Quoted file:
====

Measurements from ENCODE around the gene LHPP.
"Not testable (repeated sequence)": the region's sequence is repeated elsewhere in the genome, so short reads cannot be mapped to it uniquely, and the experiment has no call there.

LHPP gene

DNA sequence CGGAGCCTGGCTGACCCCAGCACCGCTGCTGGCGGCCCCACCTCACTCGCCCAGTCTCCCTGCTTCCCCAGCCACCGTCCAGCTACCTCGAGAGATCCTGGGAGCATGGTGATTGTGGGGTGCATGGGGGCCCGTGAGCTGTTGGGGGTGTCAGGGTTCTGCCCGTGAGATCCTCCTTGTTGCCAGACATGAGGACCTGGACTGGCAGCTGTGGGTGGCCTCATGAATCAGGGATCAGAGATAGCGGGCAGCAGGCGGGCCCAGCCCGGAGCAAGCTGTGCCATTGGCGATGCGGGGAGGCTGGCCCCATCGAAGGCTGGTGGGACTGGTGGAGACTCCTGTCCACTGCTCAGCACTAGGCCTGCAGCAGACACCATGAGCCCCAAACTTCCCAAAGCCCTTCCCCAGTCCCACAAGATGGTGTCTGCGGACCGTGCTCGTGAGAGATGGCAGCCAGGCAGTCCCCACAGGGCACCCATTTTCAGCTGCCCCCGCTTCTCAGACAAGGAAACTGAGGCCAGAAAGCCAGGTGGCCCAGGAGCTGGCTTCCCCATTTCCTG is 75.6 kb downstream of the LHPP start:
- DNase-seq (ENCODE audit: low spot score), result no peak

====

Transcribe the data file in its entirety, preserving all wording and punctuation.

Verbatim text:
Measurements from ENCODE around the gene LHPP.
"Not testable (repeated sequence)": the region's sequence is repeated elsewhere in the genome, so short reads cannot be mapped to it uniquely, and the experiment has no call there.

LHPP gene

DNA sequence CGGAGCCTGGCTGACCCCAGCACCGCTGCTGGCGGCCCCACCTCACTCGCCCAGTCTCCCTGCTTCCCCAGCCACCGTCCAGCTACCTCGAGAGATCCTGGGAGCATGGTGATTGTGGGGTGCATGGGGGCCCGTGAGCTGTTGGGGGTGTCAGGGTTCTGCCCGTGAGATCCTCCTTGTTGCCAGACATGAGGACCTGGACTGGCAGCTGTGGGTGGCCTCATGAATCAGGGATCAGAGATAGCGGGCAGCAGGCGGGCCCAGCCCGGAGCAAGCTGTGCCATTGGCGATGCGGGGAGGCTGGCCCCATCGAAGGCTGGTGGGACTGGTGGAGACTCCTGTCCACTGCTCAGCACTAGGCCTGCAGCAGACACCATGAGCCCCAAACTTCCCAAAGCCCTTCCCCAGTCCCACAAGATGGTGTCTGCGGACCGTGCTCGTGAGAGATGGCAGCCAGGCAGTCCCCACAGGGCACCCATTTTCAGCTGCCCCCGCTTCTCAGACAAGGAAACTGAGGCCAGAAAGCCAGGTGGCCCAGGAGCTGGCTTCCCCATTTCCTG is 75.6 kb downstream of the LHPP start:
- DNase-seq (ENCODE audit: low spot score), result no peak